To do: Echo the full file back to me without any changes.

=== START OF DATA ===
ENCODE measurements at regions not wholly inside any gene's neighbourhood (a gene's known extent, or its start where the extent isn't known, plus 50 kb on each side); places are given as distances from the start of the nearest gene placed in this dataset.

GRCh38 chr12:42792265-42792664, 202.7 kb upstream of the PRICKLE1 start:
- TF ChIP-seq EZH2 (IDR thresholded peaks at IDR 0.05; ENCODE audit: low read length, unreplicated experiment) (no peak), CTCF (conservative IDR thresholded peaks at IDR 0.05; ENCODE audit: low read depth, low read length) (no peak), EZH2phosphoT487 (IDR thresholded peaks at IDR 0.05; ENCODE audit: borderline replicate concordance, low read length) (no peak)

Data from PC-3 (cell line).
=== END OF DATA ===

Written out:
ENCODE measurements at regions not wholly inside any gene's neighbourhood (a gene's known extent, or its start where the extent isn't known, plus 50 kb on each side); places are given as distances from the start of the nearest gene placed in this dataset.

GRCh38 chr12:42792265-42792664, 202.7 kb upstream of the PRICKLE1 start:
- TF ChIP-seq EZH2 (IDR thresholded peaks at IDR 0.05; ENCODE audit: low read length, unreplicated experiment) (no peak), CTCF (conservative IDR thresholded peaks at IDR 0.05; ENCODE audit: low read depth, low read length) (no peak), EZH2phosphoT487 (IDR thresholded peaks at IDR 0.05; ENCODE audit: borderline replicate concordance, low read length) (no peak)

Data from PC-3 (cell line).